The TREAT Program enables internationally noted UA researcher Karen Herbst, MD, PhD, an associate professor of medicine in the Division of Endocrinology, to expand her efforts to better understand, diagnose and treat adipose tissue disorders (ATDs). Most sufferers are women, although some men are affected as well. ATDs involve growth and retention of...

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`Kids of Steele’ Spread Holiday Cheer at Diamond Children’s and Outpatient Clinics, Dec. 15 and 17

WHAT:            `Kids of Steele’ Spread Holiday Cheer at Diamond Children’s and Outpatient Clinics, Dec. 15 and 17

WHEN:            Tuesday, Dec. 15, 9 – 11 a.m.
Thursday, Dec. 17, 9 – 11 a.m.

WHERE:          Tuesday: Banner Children’s at Diamond Children’s Medical Center (1501 N. Campbell Ave.); Pediatric Hematology/Oncology clinic; Pediatric Multispecialty clinic (Banner – University Medical Center  Tucson); Diamond Children’s
Thursday:  Pediatric Hematology/Oncology clinic; Angel Wing for Children with Diabetes (Banner University Medical Center – Tucson, 1501 N. Campbell Ave)

Kids of Steele, the family auxiliary of the UA Steele Children’s Research Center, will  spread holiday cheer to children at Banner Children’s at Diamond Children’s Medical Center and at affiliated outpatient clinics.

On Tuesday, Dec. 15, 9 – 11 a.m., Santa and his Kids of Steele elves will visit patients in the Pediatric Hematology/Oncology and Pediatric...

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UA College of Nursing Professor Marylyn McEwen Receives American Public Health Association Award

Marylyn M. McEwen, PhD, PHCNS-BC, FAAN, professor and the Gladys E. Sorensen Endowed Professor for Diabetes Research and Education at the University of Arizona College of Nursing, has been honored with the Ruth B. Freeman Award from the Public Health Nursing Section of the American Public Health Association (APHA) for her distinguished career in public health education and research.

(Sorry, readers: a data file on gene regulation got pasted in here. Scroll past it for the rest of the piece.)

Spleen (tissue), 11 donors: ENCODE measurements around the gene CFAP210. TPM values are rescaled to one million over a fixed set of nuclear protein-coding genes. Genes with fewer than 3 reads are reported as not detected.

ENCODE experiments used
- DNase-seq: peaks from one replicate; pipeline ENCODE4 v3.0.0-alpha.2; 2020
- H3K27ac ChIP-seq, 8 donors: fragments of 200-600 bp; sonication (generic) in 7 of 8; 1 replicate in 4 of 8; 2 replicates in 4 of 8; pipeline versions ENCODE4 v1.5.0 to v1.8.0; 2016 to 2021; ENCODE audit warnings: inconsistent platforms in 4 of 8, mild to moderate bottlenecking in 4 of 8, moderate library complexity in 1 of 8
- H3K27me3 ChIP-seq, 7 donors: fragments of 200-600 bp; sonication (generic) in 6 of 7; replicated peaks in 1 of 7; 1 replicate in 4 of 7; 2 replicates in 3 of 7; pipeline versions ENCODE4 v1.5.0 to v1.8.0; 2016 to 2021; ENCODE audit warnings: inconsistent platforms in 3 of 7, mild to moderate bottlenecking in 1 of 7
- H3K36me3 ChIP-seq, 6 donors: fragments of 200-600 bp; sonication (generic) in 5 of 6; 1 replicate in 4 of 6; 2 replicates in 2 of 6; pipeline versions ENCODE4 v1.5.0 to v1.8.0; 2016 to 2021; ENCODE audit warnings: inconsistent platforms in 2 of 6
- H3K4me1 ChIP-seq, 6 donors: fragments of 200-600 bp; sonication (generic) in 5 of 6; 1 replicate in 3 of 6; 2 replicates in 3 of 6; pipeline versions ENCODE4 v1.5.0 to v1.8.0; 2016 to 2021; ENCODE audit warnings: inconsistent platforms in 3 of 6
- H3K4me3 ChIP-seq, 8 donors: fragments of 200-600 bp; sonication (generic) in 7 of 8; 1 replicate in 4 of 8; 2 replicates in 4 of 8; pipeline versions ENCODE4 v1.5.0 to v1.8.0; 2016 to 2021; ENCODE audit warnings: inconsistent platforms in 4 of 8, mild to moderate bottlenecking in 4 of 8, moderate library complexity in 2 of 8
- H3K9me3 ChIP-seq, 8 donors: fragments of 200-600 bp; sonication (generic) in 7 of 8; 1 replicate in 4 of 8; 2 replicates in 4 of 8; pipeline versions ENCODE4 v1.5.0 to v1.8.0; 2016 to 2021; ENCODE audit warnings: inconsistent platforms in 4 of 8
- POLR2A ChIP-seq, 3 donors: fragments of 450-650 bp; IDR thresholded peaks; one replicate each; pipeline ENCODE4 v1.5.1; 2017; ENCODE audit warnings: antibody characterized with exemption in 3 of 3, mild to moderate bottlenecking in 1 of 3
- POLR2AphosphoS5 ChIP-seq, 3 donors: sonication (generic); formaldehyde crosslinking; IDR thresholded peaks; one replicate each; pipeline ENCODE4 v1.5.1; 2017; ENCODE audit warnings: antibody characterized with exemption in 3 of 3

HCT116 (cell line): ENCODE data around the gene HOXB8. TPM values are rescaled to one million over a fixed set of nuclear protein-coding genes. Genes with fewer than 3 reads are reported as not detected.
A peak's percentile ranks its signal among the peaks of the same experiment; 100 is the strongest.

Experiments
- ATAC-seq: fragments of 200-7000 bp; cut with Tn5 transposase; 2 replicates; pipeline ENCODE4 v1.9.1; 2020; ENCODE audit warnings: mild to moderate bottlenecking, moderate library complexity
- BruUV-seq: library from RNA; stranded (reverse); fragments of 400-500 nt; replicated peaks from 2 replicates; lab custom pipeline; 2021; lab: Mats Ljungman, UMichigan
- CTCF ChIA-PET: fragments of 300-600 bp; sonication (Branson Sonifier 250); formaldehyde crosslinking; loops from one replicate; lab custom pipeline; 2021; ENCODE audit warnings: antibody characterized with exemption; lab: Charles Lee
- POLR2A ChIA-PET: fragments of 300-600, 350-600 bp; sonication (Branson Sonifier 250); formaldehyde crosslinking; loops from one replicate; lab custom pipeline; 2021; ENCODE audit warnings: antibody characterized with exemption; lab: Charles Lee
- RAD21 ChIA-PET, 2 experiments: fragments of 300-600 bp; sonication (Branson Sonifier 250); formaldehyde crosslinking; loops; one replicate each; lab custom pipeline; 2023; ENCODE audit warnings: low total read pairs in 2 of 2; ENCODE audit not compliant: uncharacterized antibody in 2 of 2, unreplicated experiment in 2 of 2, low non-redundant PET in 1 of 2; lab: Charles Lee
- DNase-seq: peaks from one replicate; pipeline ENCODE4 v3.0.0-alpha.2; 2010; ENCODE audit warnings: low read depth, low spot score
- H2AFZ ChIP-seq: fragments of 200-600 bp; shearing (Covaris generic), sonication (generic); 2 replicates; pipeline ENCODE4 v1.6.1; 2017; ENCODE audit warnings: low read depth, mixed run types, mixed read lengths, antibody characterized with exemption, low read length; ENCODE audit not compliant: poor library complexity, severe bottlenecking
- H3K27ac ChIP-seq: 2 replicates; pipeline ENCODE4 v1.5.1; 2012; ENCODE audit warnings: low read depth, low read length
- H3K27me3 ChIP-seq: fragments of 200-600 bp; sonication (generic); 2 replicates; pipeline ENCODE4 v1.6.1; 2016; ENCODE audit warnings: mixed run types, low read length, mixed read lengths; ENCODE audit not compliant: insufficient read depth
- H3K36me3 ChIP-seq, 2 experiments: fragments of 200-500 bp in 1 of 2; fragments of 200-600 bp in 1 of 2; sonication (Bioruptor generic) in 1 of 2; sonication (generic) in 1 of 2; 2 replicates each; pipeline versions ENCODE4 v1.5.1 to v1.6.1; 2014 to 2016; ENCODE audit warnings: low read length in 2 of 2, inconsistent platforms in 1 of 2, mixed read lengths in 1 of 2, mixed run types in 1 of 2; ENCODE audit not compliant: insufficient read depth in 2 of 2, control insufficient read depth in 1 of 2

For more than 20 years, Dr. McEwen has promoted health in Mexican-Americans who reside in the U.S.-Mexico border region through community-based interventions and participatory research, including studies of Mexican immigrant women and their binational health practices, health-illness transitions and risk perceptions related to undocumented border crossing.

To advance her work in the border region—where type 2 diabetes exceeds the U.S. national rates for Hispanics and non-Hispanic whites—in...

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UA College of Medicine – Tucson Marks an Application Milestone: Nearly 6,500 Apply for Class of 2020

The University of Arizona College of Medicine – Tucson has received a record 6,457 applications for enrollment in the Class of 2020.

The number of applications is a 13.9-percent increase over the 5,667 applications the College received for admission to the Class of 2019. And it’s more than two and a half times the 2,500 applications the College received in 2009 – the first year it accepted applications from students outside Arizona, said Tanisha Price-Johnson, PhD, the UA College of Medicine – Tucson’s executive director of admissions and financial aid. The UA College of Medicine – Tucson limits enrollment to 115 students each year.

Medical schools across the nation are averaging a 6.2-percent increase in applications this year, compared with last year, the Association of American Medical Colleges (AAMC) reported in October.

Of the 6,457 applicants, 883 are Arizona residents, and 2,134 are from California – the UA College of Medicine – Tucson’s largest “feeder” state, Dr. Price-Johnson said.